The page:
In terms of the muscle fibre bundle characteristics, the MFD of Hereford and Simbra did not change throughout the aging period. However, notable differences were observed between day 1 and 7 for Beef master and Bonsmara where Beef master MFD increased throughout aging while Bonsmara MFD decreased. On the other hand the MFS of Beef master decreased significantly between day 0 and day 1, but was similar from day 1 to 7. Notable MFS differences were observed between day 1 and day 3 for Bonsmara where the MFS decreased significantly although there was no uniformity across other days. Hereford had a constant MFS across all days, likewise the MFS of Simbra was similar throughout the aging period.
Differences on SL of Beef master during the ageing period were between day 0 and 1 as well as day 1 and 7, with the SL decreasing between day 0 and 1 but increased from day 3 onwards. The SL differences were observed between day 1 and 7 only for Bonsmara with the SL decreasing throughout the aging period. Although the SL of Hereford was more or less similar throughout the aging period, it decreased from day 0–3 and drastically increased from day 7. For Simbra, SL differences were observed between day 0 and 1 as well as between day 0 and 3 with the SL decreasing from day 0–1 and increased from day 3–7.
The CL for Bonsmara was similar from day 0–1 as well as from day 3–7 while these groups differed significantly from each other. The CL of Bonsmara on day 0 differed from all others while similarities were observed between day 1 and 3 as well as between day 3 and 7. A similar trend was observed for Hereford. For Simbra, similarities were only observed between days 3–7. The WBSF values of beef master were similar between days 0–1 as well as between days 3–7, while on Bonsmara similarities were only seen between days 3 and 7. Hereford and Simbra on the other hand had similar WBSF between day 0–1 and WBSF differed from day 1–7.
Notably the CL and myofibril characteristics (MYS and MYD) decreased with aging while tenderness increased across all breeds. On the other hand there was no uniformity on the changes of muscle fibre bundle characteristics (MFD and MFS) and SL during aging. Furthermore interaction between aging and breed were significant only for MYD (p = 0.0003), MYS (p = 0.0129), and MFS (p = 0.0087).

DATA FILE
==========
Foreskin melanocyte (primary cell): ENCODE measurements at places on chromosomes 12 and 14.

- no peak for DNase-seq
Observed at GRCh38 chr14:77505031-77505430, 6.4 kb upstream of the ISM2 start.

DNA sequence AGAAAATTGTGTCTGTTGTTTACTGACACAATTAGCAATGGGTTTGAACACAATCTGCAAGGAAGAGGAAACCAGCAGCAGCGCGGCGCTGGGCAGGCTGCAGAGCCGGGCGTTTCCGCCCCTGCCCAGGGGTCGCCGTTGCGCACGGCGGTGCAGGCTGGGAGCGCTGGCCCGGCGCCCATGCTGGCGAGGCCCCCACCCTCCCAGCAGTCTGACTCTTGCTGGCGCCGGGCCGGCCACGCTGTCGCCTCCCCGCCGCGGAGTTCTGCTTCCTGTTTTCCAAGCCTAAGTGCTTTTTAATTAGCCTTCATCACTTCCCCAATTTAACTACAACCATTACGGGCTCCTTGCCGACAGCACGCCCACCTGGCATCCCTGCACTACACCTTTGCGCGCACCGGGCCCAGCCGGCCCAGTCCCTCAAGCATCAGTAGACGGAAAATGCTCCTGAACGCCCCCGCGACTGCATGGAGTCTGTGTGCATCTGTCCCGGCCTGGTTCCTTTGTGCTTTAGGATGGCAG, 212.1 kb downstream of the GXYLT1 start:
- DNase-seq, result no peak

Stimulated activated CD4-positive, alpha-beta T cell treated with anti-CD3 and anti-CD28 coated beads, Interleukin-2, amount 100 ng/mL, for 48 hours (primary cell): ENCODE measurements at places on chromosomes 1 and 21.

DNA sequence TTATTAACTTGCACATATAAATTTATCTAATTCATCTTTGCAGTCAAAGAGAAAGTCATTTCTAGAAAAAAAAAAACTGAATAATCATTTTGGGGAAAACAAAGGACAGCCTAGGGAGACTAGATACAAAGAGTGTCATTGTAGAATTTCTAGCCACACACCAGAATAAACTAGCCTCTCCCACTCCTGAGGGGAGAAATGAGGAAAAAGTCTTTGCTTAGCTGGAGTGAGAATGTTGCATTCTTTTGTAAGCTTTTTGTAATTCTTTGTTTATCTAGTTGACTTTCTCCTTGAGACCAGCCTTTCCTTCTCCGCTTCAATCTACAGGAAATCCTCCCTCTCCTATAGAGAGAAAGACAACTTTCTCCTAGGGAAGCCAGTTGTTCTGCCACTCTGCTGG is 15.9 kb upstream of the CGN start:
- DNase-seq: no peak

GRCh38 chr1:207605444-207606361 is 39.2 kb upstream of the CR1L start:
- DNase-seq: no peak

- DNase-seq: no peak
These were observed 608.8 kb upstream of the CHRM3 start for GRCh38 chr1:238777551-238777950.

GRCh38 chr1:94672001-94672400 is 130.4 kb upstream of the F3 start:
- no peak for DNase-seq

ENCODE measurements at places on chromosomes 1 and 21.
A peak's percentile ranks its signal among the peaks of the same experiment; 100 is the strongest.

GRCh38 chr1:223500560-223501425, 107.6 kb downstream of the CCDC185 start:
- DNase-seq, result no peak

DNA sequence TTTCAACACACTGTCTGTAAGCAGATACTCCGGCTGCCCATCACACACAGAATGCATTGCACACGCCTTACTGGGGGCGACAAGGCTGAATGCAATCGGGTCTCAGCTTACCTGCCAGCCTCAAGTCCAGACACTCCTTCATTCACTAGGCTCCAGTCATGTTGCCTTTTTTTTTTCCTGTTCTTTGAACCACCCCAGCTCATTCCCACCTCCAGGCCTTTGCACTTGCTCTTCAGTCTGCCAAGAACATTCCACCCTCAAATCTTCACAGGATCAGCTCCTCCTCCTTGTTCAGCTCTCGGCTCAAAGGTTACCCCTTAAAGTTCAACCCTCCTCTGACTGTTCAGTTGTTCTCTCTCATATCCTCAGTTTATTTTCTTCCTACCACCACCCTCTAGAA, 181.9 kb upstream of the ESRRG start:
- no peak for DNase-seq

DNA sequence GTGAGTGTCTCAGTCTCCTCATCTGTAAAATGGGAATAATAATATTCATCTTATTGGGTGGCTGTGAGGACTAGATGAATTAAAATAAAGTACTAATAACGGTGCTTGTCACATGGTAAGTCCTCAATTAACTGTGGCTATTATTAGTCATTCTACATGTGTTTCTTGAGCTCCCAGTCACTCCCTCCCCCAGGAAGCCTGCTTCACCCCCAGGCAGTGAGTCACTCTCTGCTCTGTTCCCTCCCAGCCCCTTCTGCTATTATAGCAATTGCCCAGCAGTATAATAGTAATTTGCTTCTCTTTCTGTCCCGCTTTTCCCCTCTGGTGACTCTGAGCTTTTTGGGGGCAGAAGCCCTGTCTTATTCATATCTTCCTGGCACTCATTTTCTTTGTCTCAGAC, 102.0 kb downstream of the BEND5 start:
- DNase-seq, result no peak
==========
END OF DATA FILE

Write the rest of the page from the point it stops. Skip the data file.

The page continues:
The results of the present study suggest that the aging effect on the muscle nanostructure, tenderness and CL is dependent on breed. The results agree to those of Cifuni et al [38] who also indicated that aging is dependent on various factors which include breed, metabolic status and environmental factors like the rearing system and stressors. Notably aging had a strong influence on the MYD, MYS, SL, CL, and tenderness. As the muscles matured both MYD and MYS decreased while CL increased and tenderness improved with the extent of change depending on each breed. These results agree with Prates et al [39] who indicated that the weakening of the myofibril structure, with the consequent transversal fragmentation of sarcomeres is a major structural change in myofibrils occurring during meat aging. This justifies why the myofibril structure changes (MYD and MYS) early post-mortem could not be directly linked to tenderness in the present study but were identified as good predictors of aging period through the rate of myofibril degradation, to improve tenderness for individual breeds.
Table 2 further shows that aging had a strong negative re lationship with MYD, MYS, and tenderness while it had a strong positive relationship with CL. This means that as aging period increases, the myofibril structure weakens (decrease in MYS and MYD) resulting in improved tenderness (decrease in WBSF values), while the CL increases. This can be attributed to water translocation from within the myofibril space to intermyofibril space and finally to inter and extrafascia spaces [40]. This movement of water results in the formation of gaps between muscle fibres, fibre bundles and the primysial network influencing drip and purge losses [40].
Subsequently, during post-mortem aging the loss of water from the muscle, or changes in the localised distribution of water, may affect the rate of heat transfer and the hardening or softening of protein structures during cooking, resulting ultimately in changes to the textural properties of meat during cooking [41] hence there was high CL in the present study. Therefore, there are important changes in the distribution of water within the muscle that can have a significant effect in the ultimate meat texture, and these changes should be considered during meat aging. This partially explains why aging can improve tenderness but cannot resolve the issue of non-uniformity in tenderness.